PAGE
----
For the last six weeks or more I've been spending most of my spare time organizing a move from our old house west of Charlottesville to smaller one east of town on a farm; a great location for my eventual retirement (whenever that may be!). The amount of stuff one accumulates over 30 years, especially if you have hoarding tendencies as I do, is really depressing! We'll get there though, eventually!
With my brain definitely preoccupied I must admit that blog topics have not been springing easily to mind, but then this morning I spotted an important and very timely one. The National Center for Health, CDC, and allied national organizations published data today showing that HPV infections in teenage girls have fallen by more than half (56%) since the introduction of the HPV vaccines in 2006!
When you consider that only about a third of girls 13-17 years of age in this country have had the full course of three vaccinations, a number that is shamefully low and below many other countries including third world ones like Rwanda, this is a truly amazing statistic and points to the extreme efficacy of this vaccine. The article dealing with this appeared in on-line advance access today from the Journal of Infectious Diseases. An internet link to the full text is here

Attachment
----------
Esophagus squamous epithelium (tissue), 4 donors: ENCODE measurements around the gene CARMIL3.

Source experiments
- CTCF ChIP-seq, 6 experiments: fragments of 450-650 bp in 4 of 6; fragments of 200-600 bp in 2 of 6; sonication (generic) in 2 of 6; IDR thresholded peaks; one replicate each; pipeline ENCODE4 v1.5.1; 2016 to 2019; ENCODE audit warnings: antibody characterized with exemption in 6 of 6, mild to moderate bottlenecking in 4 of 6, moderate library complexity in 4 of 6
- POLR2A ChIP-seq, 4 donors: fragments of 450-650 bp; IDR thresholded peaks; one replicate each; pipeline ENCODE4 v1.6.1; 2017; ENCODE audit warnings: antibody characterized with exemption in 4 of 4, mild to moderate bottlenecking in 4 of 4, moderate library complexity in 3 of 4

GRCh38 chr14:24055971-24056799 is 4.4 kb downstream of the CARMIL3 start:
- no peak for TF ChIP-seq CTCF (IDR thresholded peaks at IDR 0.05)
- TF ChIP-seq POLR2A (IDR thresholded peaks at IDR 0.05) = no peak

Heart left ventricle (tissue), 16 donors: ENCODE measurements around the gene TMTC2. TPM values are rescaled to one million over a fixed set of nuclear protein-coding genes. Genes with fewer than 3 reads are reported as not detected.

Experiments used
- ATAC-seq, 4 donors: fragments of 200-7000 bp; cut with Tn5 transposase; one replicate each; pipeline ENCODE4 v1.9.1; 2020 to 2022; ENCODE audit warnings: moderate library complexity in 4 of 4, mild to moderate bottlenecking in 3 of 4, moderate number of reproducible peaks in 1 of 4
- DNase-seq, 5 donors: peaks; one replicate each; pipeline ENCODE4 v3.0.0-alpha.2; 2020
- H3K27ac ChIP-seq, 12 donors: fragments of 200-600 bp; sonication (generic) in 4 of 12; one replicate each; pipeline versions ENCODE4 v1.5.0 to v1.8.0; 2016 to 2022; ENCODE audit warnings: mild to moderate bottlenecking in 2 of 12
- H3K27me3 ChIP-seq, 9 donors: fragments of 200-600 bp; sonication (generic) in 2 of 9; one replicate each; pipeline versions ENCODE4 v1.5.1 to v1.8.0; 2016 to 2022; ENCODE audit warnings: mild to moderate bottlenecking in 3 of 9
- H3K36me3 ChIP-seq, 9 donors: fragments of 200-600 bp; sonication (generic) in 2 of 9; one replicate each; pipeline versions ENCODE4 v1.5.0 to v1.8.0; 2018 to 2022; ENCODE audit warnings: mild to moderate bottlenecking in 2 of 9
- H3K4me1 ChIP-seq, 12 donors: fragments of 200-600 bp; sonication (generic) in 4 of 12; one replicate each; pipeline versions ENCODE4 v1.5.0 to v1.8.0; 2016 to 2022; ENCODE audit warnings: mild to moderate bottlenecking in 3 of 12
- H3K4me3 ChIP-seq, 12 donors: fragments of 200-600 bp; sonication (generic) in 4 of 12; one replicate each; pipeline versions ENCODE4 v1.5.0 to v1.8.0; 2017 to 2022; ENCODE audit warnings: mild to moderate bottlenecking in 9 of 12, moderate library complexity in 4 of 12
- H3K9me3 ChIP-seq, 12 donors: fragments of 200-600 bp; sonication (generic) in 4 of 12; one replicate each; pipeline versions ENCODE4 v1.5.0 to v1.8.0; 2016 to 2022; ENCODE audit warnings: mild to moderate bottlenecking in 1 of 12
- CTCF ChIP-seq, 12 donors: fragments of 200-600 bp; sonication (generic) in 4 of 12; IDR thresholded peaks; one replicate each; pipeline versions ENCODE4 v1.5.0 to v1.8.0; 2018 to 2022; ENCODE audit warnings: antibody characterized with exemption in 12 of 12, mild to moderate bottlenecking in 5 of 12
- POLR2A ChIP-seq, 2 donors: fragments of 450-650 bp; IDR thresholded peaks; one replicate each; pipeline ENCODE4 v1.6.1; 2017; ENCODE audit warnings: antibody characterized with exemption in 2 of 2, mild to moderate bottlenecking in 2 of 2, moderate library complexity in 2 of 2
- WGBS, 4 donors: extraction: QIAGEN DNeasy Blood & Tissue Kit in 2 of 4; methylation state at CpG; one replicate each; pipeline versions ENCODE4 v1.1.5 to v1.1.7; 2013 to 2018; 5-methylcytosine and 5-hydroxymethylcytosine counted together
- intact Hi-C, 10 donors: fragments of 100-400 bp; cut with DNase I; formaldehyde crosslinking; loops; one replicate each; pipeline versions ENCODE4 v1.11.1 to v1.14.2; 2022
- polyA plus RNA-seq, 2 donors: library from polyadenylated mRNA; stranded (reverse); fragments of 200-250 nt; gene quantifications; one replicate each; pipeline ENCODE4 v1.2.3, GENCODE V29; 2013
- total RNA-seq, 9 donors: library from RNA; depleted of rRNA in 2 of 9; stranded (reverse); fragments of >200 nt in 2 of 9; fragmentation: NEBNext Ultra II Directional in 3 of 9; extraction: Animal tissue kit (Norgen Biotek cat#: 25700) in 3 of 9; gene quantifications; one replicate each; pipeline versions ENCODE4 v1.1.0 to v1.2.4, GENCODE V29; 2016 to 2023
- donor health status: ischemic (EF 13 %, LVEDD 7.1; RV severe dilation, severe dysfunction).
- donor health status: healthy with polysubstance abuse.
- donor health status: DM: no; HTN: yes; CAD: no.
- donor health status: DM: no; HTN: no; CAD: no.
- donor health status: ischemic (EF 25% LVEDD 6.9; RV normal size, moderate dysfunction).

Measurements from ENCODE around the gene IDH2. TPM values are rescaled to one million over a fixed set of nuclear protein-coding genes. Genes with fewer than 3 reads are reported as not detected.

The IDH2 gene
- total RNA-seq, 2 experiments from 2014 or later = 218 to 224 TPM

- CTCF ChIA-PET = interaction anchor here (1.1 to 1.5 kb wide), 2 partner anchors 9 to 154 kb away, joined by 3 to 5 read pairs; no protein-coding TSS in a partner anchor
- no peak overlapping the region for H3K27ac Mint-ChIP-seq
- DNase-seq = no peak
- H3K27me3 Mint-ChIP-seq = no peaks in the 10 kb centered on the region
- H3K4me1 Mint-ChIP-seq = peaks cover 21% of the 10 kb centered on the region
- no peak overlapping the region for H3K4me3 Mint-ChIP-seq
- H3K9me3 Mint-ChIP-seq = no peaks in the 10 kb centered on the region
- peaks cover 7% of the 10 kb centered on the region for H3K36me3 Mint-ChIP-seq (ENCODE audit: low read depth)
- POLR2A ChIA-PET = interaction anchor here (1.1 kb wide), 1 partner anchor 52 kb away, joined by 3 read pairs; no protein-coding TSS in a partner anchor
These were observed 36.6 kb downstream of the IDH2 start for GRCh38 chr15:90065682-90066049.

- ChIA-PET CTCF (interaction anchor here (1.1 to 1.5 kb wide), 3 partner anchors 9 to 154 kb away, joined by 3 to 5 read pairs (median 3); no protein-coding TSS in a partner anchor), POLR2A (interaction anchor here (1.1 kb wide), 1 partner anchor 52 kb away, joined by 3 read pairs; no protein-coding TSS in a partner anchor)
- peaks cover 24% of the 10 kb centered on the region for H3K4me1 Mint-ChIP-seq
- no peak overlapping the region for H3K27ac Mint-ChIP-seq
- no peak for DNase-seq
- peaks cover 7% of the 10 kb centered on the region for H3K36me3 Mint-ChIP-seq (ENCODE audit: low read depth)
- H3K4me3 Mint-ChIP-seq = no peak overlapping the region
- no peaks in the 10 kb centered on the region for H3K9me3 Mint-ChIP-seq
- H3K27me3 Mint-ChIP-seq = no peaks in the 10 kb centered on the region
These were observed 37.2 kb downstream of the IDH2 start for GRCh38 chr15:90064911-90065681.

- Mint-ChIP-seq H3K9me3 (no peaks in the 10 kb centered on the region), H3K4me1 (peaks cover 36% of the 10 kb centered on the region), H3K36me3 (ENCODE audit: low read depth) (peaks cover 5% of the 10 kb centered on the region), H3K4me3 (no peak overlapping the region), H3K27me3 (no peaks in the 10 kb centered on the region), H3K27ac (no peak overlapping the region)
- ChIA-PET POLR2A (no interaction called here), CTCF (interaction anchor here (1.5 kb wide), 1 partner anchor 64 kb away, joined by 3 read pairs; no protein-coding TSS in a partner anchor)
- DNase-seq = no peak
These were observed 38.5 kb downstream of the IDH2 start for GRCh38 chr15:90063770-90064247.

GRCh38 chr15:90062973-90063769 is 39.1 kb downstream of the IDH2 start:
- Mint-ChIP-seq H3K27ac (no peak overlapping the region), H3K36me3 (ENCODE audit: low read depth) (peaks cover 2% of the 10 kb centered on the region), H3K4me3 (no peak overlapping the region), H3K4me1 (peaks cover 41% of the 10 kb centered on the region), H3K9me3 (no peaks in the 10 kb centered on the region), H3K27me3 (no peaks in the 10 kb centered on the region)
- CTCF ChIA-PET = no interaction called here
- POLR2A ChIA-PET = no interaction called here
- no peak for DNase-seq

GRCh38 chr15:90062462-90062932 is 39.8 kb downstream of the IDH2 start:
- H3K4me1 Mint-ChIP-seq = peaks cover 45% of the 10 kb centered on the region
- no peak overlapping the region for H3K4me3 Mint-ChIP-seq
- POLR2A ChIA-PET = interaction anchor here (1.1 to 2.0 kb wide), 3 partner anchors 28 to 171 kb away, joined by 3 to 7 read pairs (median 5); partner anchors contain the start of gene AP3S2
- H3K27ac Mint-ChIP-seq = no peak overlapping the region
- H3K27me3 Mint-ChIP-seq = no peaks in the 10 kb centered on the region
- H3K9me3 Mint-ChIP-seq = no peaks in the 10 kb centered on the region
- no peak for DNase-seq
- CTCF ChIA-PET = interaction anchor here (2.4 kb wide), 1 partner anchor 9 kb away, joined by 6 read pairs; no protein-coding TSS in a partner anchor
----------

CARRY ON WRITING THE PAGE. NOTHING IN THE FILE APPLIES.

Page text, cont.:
, if you can get appropriate access.
This story is just now hitting the lay press and it was actually an article on NBC News that sent me looking for the primary source.
Both the original article and the news article above make for very interesting reading. That only one-third of eligible girls and very few eligible males have been vaccinated for HPV in this country represents in large part a triumph of ignorance and silliness over science and reason. We should all do our part to encourage friends and family members with adolescents to get this extremely effective anti-cancer (and anti-wart) vaccine. The vaccine is extremely safe and highly effective, even more so than was originally thought. Tom Frieden from the CDC has calculated that if 80% of the population were vaccinated in this country, 50,000 lifetime cases of cervical cancer could be prevented. For every year we delay in achieving that goal 4,400 more women will develop cervical cancer during their lifetimes.
To have a true, highly effective anti-cancer vaccine is, or should be, mind boggling. To not take advantage of it is beyond comprehension.